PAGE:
Environmental Fate ATMOSPHERIC FATE: The dominant loss mechanism for methyl chloride in the troposphere is upward diffusion although washout by rain may also be important. From the tropopause to about 30 km, both upward diffusion and reaction with hydroxyl radicals will be of approximately equal importance, and above 30 km in the stratosphere diffusion, reaction with hydroxyl radicals, and photodissociation will have approximately equal weight . The surface half-life resulting from upward diffusion is 80 days(1,SRC). AQUATIC FATE: If methyl chloride is released into water, it will be lost primarily by volatilization (half-life 2.1 hr in a typical river). TERRESTRIAL FATE: Methyl chloride has a very high vapor pressure and if released on land will be rapidly lost by volatilization. It may also leach into groundwater where it should very slowly biodegrade or hydrolyze. Waste water treatment: evaporation from water at 25 deg C of a 1 ppm solution: 50% after 27 min, 90% after 91 min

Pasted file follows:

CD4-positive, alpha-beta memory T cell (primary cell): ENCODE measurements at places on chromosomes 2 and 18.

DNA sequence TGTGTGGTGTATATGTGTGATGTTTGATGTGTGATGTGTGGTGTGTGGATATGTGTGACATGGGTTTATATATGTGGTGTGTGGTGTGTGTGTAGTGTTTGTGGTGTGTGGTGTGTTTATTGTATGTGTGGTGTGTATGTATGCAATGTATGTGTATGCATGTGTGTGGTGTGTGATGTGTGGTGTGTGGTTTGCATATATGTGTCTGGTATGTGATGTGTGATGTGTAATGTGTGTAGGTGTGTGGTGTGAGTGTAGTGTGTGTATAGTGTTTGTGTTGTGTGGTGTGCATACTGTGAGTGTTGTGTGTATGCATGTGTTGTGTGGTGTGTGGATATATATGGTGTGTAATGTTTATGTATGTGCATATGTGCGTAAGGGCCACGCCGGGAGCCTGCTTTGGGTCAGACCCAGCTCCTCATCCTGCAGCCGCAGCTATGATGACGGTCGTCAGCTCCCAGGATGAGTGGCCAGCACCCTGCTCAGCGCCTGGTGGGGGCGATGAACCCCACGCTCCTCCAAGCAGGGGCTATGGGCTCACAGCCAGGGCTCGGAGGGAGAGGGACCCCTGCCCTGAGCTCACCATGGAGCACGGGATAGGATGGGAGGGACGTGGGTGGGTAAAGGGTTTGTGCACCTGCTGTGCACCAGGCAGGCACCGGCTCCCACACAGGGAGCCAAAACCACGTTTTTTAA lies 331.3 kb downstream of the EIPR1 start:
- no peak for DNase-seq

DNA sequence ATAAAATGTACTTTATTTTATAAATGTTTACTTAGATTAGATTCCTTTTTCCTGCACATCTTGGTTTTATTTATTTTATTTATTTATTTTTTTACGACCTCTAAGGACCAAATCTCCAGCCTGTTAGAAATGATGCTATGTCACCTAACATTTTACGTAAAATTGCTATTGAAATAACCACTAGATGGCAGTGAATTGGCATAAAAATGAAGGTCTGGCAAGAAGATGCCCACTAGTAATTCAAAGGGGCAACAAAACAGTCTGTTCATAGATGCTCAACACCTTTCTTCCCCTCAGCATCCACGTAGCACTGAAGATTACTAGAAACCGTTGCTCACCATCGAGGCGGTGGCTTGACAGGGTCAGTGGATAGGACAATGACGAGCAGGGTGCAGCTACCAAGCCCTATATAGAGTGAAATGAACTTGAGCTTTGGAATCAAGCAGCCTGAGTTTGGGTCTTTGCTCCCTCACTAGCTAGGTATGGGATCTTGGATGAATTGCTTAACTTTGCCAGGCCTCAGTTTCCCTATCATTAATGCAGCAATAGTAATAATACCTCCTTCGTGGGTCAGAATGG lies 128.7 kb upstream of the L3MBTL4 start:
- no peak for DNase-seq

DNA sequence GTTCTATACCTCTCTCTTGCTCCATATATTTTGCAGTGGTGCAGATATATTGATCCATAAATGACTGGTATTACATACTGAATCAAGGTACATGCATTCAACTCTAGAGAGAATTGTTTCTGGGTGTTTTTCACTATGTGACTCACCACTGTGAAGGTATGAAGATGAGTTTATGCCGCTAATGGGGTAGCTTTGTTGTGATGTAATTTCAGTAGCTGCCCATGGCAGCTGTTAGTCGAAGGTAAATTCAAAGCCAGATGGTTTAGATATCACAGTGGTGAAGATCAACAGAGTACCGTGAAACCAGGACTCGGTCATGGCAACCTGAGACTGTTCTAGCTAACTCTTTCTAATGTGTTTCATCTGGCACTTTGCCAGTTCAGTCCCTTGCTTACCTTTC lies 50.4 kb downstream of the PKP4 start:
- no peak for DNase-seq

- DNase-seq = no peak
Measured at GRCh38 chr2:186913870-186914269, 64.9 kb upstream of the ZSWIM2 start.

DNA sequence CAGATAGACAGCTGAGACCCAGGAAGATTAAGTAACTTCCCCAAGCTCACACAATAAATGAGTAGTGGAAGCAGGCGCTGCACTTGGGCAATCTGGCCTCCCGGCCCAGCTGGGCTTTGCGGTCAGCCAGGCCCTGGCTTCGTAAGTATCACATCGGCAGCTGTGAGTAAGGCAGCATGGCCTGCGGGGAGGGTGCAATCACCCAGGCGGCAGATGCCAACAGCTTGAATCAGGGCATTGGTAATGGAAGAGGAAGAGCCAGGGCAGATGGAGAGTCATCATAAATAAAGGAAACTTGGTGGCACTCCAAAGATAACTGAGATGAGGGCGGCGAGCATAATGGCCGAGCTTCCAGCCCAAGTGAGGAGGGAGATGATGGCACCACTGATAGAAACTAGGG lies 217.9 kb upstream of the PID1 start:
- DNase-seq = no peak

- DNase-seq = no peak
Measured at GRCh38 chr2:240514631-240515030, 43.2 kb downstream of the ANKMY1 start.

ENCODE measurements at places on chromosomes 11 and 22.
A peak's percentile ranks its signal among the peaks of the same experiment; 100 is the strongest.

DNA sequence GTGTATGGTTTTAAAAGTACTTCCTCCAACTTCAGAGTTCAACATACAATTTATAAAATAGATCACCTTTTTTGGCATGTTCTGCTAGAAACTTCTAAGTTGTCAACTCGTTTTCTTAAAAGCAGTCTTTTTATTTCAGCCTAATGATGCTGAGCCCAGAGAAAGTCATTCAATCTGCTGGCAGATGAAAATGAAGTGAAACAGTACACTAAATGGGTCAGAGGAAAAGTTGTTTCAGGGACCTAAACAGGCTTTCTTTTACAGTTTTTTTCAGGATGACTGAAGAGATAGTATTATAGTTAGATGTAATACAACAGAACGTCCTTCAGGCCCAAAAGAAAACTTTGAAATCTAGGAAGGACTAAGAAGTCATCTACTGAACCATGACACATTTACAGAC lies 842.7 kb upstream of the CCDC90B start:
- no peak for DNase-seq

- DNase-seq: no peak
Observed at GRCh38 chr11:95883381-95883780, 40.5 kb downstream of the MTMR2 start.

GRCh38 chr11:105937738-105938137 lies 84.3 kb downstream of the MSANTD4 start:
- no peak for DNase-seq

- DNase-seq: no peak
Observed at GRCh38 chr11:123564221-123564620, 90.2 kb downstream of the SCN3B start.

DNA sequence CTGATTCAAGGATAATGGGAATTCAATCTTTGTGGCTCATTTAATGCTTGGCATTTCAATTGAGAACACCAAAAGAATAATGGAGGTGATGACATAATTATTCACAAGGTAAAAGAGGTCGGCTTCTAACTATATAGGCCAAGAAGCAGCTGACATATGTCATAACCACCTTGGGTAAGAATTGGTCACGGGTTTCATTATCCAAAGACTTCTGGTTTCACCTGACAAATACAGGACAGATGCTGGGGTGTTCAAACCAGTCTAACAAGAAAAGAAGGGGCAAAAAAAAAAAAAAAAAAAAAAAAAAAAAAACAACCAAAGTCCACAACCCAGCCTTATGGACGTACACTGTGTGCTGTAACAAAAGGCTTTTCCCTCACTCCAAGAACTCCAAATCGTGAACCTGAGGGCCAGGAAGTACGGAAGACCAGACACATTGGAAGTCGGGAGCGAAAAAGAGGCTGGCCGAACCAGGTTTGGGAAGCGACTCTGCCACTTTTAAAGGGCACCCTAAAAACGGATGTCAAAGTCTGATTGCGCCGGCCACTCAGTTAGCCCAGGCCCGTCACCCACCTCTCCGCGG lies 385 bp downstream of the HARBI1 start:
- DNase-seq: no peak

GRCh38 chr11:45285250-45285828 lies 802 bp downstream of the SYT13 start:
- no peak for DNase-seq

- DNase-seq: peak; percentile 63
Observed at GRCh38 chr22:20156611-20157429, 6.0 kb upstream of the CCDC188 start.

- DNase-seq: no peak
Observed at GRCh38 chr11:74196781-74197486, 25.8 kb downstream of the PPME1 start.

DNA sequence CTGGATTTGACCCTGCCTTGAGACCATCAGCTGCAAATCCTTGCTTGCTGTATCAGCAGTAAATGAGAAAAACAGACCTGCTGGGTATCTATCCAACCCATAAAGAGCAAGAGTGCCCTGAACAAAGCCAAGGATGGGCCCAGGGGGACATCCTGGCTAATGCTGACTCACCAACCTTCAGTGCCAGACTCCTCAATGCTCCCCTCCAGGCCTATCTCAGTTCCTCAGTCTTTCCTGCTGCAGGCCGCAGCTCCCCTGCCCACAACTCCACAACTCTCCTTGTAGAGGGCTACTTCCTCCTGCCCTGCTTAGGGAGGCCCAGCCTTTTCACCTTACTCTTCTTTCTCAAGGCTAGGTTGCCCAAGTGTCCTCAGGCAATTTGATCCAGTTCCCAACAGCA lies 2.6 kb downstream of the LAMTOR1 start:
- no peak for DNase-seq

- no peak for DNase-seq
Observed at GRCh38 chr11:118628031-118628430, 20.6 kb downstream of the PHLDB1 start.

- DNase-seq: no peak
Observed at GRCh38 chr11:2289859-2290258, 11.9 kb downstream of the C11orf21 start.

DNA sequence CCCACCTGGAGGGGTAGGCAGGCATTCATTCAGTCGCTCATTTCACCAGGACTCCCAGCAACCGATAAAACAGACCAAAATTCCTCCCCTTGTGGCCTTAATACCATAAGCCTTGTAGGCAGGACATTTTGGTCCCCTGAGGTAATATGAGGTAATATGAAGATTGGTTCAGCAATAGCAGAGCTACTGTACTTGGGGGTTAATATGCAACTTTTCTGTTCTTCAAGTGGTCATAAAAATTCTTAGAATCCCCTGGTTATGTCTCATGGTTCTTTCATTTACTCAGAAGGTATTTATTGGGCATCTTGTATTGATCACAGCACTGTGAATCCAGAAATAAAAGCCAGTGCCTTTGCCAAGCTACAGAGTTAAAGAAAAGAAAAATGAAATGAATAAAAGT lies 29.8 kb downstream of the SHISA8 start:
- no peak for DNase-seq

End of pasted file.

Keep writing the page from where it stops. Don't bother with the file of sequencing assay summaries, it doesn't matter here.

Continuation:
Drinking Water Impact DRINKING WATER: Treated water from 30 Canadian potable water treatment facilities - 2 samples pos, mean (5 ppb) . Drinking water well in Maine reported in a Council on Environmental Quality survey of contaminated drinking water from groundwater sources 44 ppb . Highest reported concn of methyl chloride in surface water derived drinking water 12 ppb . Identified, not quanitified in drinking water in New Orleans, Cincinnati, Miami, Philadelphia, and Ottumwa, IA of the 10 cities surveyed . Not detected (DL 0.1 ppb) in treated water at 10 water treatment plants (42 samples) using Great Lakes water . GROUNDWATER: Detected, not quantified in 11 of 20 groundwaters underlying municipal solid waste landfills in MN . SURFACE WATER: 895 stations in the USEPA STORET data base 1.4% pos, median < 10 ppb . Raw water from 30 Canadian potable water treatment facilities - 1 sample pos, mean < 5 ppb . Detected in the Niagara River and the open water of Lake Ontario . Not detected (DL 0.1 ppb) in raw water at 10 water treatment plants (42 samples) using Great Lakes water . SEAWATER: Pacific Ocean 26.8 parts per trillion at surface, 3.3 parts per trillion at 300 m depth . Eastern Pacific surface water (latitude 29 deg N to -29 deg S) 6.3-42 parts per trillion, 11.5 parts per trillion mean, 200-300% supersaturation . Point Reyes, CA (nearshore) 1200 parts per trillion . EFFL: 1298 stations in the USEPA STORET data base 3.5% pos, median < 10 ppb . Detected in 1 of 5 leachates from municipal waste landfills in WI 170 ppb and detected, not quantified in 4 of 6 leachates from municipal landfills in MN . Methyl chloride has been detected in treated wastewater from the following industries (industry (mean concn)): pharmaceutical manufacturing (2000 ppb), organic chemical manufacturing/plastics (0.1 ppb), timber products processing (140 ppb) and raw wastewater from metal finishing (610 ppb) . Ratios of methyl chloride (ppmv) to carbon dioxide (1X10-6 ppmv) in wood smoke ranged from 0.66 to 2.63 . In a comprehensive survey of wastewater from 4000 industrial and publicly owned treatment works (POTWs) sponsored by the Effluent Guidelines Div of the U.S. EPA, methyl chloride was identified in discharges of the following industrial categories (frequency of occurrence, median concn in ppb): nonferrous metals (1; 21.6), paint and ink (2; 4128.7), printing and publishing (1; 6.0), organics and plastics (1; 156.7), pharmaceuticals (1; 2558.3), organic chemicals (3; 49.0) . The highest effluent conc was 4194 ppb in the paint and ink industry .